Looking Back to the Future by Peter Goddard (Toronto Star, 2003)

Toronto Star, October 11, 2003

Just at the point in the festival when it feels like movies have embraced the entire city, along comes a director whose vision embraces all of film-Mike Hoolboom. A stark and startling image in Imitations of Life-and there are dozens in his new film-comes near the end of a lyrical medley of images borrowed from 100-year-old Lumiére brothers silent footage. in this particular brief clip, two white women are shown throwing out bread crumbs to a crowd of little black children, who scramble crazily about to grab a bite. This “horrifying image,” comments Hoolboom in an interview this week, summarizes nothing less than the hegemony of Hollywood films over the world’s cinema-and the world’s imagination.

“Because the Lumiére films were done in one shot, this scene was choreographed like a Busby Berkeley movie,” he says as festivalgoers wander by sleepily, early coffees in their hands. “So the children were made to move in a very particular way.” You can’t imagine Hoolboom ever being sleepy, even when asleep. Wiry, lean, ferociously bright, he’s on all the time. “So we can see at the very beginnings of movies the urge, the drive to remake the world in its own image,” he adds. “It’s part of the politics of empire.” This critique-reflecting awe as much as fear on his part-is a mainstay concern with the multi-award winning filmmaker, who for the past ten years or more has been the Big Daddy to independent filmmaking in this city and beyond. Imitations of Life meditates on the childhood and the imagination of Hoolboom’s 10-year old nephew Jack, whom he’s been photographing for the past six years. With all its sunny images of Jack at play, Hoolboom hopes the movie-the second in a trilogy of features-will be a gift to Jack when he’s older and perhaps unhappy one day having no memory of who he once was (“We are what we forget,” goes one of his lines in the film.) Hoolboom has layered a range of overlapping themes throughout Imitations. Typically, he’s also working on not one but two novels. All of these themes merge to wonder about the world Jack’s inheriting, “where it’s impossible to make an image for the first time, just as it’s impossible to say a word for the first time. The language that we use just to make sense to one another, has words that we’ve either borrowed, stolen or copied. What we do as humans is to rearrange these stolen words to describe stolen experiences. We describe these re-arrangements as personality.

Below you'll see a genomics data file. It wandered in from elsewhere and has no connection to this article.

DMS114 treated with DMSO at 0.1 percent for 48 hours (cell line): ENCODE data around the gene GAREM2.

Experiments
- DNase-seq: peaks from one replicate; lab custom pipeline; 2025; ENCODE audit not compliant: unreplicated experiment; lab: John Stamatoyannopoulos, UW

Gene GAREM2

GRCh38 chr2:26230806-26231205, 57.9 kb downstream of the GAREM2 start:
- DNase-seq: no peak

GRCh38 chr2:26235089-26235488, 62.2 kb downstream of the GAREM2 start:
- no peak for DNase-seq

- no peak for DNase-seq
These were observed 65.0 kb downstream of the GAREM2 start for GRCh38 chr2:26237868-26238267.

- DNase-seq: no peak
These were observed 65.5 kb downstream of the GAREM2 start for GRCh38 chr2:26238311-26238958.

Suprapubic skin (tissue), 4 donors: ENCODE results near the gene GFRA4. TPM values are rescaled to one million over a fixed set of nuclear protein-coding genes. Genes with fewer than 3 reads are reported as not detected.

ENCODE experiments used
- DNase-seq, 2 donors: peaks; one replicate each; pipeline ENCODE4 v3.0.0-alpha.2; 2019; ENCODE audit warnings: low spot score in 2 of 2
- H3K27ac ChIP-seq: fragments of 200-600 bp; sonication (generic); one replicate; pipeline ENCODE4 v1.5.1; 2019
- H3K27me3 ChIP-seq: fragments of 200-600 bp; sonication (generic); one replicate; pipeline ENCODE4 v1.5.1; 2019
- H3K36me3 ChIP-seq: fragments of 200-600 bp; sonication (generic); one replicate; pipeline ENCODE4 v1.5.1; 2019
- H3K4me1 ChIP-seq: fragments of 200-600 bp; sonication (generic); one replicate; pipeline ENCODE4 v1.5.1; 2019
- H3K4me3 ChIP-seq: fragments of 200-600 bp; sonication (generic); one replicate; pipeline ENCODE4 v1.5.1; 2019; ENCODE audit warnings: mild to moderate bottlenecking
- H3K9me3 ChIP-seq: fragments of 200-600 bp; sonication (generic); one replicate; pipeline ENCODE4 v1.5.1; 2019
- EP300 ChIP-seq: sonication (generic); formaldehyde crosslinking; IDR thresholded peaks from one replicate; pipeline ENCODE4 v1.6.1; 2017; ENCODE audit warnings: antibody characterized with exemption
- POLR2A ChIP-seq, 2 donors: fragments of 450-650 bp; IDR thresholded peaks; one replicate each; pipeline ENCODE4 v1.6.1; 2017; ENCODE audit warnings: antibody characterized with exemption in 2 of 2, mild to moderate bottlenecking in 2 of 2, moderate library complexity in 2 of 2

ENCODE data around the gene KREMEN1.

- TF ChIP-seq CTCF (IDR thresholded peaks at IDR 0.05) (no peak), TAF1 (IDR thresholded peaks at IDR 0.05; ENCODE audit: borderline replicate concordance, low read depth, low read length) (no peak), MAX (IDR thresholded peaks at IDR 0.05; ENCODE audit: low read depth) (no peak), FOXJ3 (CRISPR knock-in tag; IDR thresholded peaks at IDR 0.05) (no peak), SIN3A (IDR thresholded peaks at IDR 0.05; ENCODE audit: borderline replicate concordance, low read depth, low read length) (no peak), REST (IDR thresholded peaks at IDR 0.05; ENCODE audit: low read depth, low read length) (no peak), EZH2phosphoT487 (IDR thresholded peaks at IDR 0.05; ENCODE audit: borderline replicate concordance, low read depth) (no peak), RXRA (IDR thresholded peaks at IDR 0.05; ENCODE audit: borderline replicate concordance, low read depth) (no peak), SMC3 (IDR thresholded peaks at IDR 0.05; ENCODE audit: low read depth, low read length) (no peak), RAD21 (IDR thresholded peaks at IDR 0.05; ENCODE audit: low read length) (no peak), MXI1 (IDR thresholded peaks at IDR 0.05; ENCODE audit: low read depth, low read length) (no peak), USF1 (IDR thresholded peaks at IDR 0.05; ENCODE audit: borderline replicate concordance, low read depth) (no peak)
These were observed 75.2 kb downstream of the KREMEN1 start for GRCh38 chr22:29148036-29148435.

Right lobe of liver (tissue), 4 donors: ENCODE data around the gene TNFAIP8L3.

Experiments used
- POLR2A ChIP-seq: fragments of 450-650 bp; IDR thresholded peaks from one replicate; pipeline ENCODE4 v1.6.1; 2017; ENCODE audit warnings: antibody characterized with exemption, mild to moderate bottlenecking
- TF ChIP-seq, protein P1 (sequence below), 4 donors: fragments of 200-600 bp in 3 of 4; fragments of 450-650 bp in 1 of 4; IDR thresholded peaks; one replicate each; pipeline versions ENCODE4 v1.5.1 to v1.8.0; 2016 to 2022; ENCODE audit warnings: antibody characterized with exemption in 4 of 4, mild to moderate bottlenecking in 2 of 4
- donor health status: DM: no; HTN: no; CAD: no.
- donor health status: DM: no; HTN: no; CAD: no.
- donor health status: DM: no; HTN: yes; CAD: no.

This sounds far gloomier than are either Hoolboom or Imitations of Life. Hollywood’s pervasive power may be a worry to him. But Hollywood’s also a source for many of his images. Canadian filmmaking is strangled through lack of funding he thinks. But we have a flourishing independent film scene. Cinemas for his kind of edgy, loosely narrative work doesn’t exist. But this festival is a feast. He seems as incapable as fearing the future as he is of taking a break from thinking. “As a person with AIDS and a filmmaker I’ve made a few stabs at trying to represent my experience,” he wrote about his earlier AIDS-related film, Letters From Home. Yet his representations have been consistently and thoroughly life-affirming, as is Imitations of Life, which, among other things, brings you back inside the feeling you had during summer days you spent as a kind without much to do, looking up into the bright sky, playing peek-a-boo with the sun through your closed fingers. Seeing only slivers of light, hearing only random sounds from the other kids, you had a ball imagining what it was all about.